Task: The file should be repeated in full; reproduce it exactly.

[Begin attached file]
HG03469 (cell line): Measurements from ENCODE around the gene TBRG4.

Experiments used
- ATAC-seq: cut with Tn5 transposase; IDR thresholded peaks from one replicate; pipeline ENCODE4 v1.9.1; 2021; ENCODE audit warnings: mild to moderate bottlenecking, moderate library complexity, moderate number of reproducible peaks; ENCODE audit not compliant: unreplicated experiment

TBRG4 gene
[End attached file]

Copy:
HG03469 (cell line): Measurements from ENCODE around the gene TBRG4.

Experiments used
- ATAC-seq: cut with Tn5 transposase; IDR thresholded peaks from one replicate; pipeline ENCODE4 v1.9.1; 2021; ENCODE audit warnings: mild to moderate bottlenecking, moderate library complexity, moderate number of reproducible peaks; ENCODE audit not compliant: unreplicated experiment

TBRG4 gene